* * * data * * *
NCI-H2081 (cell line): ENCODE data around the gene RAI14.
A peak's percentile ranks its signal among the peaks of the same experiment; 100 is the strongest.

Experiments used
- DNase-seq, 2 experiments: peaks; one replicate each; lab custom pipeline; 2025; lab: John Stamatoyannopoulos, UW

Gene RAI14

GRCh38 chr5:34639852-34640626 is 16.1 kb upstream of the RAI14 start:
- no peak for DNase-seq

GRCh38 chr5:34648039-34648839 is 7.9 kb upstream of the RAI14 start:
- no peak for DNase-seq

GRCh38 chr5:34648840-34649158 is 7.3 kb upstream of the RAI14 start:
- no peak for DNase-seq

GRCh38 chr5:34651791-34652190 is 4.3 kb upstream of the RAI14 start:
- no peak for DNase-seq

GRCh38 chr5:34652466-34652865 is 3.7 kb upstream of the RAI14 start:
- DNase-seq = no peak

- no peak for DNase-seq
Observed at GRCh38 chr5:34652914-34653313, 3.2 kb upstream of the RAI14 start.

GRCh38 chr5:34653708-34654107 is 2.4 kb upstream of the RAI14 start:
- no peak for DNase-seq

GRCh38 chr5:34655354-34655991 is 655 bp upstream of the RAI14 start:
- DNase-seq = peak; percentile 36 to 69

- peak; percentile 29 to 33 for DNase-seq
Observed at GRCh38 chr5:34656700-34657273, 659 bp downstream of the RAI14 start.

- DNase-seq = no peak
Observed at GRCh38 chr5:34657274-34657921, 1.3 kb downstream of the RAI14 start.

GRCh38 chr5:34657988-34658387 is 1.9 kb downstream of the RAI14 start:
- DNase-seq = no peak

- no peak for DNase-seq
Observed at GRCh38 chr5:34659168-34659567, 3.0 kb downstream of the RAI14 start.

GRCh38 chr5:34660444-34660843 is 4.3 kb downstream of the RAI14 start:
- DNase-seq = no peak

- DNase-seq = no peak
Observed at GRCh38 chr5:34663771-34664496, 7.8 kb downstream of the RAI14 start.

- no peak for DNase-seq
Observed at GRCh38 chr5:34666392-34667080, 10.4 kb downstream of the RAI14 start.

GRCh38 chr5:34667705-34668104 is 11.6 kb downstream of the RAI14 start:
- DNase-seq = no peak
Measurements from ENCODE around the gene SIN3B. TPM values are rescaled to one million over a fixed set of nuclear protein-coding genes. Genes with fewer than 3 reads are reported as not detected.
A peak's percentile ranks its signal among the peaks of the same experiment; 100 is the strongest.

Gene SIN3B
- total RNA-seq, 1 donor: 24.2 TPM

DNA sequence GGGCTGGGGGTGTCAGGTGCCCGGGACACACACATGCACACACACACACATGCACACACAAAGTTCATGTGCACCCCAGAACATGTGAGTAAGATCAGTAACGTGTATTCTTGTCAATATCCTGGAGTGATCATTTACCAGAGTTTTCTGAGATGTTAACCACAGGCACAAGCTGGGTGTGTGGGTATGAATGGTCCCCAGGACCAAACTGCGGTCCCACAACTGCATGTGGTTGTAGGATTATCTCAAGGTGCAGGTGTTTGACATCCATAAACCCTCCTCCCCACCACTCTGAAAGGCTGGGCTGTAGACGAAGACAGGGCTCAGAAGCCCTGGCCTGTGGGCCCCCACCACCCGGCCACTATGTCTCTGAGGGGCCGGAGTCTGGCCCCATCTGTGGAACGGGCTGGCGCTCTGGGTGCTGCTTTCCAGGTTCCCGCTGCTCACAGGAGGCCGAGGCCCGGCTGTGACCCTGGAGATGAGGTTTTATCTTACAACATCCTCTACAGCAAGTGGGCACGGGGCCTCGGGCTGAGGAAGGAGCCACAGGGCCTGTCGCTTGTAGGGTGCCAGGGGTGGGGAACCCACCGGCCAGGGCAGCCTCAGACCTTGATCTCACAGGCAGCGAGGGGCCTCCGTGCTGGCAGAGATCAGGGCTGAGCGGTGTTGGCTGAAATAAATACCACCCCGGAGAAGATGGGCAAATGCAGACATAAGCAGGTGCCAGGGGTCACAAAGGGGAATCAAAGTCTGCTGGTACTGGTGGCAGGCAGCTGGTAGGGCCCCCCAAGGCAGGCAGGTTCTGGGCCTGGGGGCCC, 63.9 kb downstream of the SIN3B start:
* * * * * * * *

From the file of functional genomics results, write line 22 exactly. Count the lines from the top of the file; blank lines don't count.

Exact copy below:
- peak; percentile 29 to 33 for DNase-seq